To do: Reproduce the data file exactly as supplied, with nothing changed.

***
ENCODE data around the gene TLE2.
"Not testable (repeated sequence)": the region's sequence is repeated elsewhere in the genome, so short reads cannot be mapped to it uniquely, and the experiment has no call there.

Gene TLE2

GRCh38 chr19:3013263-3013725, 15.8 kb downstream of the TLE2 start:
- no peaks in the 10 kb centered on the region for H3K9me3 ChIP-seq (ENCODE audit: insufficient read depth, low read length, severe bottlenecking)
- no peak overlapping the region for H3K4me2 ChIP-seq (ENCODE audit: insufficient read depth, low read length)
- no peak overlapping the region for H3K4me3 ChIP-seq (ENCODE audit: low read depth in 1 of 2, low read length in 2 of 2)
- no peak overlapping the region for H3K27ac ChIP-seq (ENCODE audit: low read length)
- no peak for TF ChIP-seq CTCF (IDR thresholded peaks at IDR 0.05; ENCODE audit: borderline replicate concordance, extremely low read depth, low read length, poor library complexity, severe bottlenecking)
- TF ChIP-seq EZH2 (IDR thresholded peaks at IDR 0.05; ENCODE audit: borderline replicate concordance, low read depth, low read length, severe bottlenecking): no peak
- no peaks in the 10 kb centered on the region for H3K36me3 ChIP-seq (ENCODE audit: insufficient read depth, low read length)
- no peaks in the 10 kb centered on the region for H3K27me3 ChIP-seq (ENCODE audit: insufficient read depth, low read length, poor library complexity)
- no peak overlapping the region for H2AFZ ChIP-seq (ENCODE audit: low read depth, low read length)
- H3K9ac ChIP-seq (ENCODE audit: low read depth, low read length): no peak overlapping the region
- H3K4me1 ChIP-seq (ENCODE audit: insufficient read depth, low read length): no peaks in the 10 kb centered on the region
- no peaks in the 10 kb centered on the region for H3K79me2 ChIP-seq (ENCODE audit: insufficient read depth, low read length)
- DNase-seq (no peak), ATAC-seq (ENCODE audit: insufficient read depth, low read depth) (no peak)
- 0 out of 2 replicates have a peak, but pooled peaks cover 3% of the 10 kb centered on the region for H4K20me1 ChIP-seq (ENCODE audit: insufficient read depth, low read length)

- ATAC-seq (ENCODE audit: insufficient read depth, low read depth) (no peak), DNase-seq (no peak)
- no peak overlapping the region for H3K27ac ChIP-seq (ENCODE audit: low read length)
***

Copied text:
ENCODE data around the gene TLE2.
"Not testable (repeated sequence)": the region's sequence is repeated elsewhere in the genome, so short reads cannot be mapped to it uniquely, and the experiment has no call there.

Gene TLE2

GRCh38 chr19:3013263-3013725, 15.8 kb downstream of the TLE2 start:
- no peaks in the 10 kb centered on the region for H3K9me3 ChIP-seq (ENCODE audit: insufficient read depth, low read length, severe bottlenecking)
- no peak overlapping the region for H3K4me2 ChIP-seq (ENCODE audit: insufficient read depth, low read length)
- no peak overlapping the region for H3K4me3 ChIP-seq (ENCODE audit: low read depth in 1 of 2, low read length in 2 of 2)
- no peak overlapping the region for H3K27ac ChIP-seq (ENCODE audit: low read length)
- no peak for TF ChIP-seq CTCF (IDR thresholded peaks at IDR 0.05; ENCODE audit: borderline replicate concordance, extremely low read depth, low read length, poor library complexity, severe bottlenecking)
- TF ChIP-seq EZH2 (IDR thresholded peaks at IDR 0.05; ENCODE audit: borderline replicate concordance, low read depth, low read length, severe bottlenecking): no peak
- no peaks in the 10 kb centered on the region for H3K36me3 ChIP-seq (ENCODE audit: insufficient read depth, low read length)
- no peaks in the 10 kb centered on the region for H3K27me3 ChIP-seq (ENCODE audit: insufficient read depth, low read length, poor library complexity)
- no peak overlapping the region for H2AFZ ChIP-seq (ENCODE audit: low read depth, low read length)
- H3K9ac ChIP-seq (ENCODE audit: low read depth, low read length): no peak overlapping the region
- H3K4me1 ChIP-seq (ENCODE audit: insufficient read depth, low read length): no peaks in the 10 kb centered on the region
- no peaks in the 10 kb centered on the region for H3K79me2 ChIP-seq (ENCODE audit: insufficient read depth, low read length)
- DNase-seq (no peak), ATAC-seq (ENCODE audit: insufficient read depth, low read depth) (no peak)
- 0 out of 2 replicates have a peak, but pooled peaks cover 3% of the 10 kb centered on the region for H4K20me1 ChIP-seq (ENCODE audit: insufficient read depth, low read length)

- ATAC-seq (ENCODE audit: insufficient read depth, low read depth) (no peak), DNase-seq (no peak)
- no peak overlapping the region for H3K27ac ChIP-seq (ENCODE audit: low read length)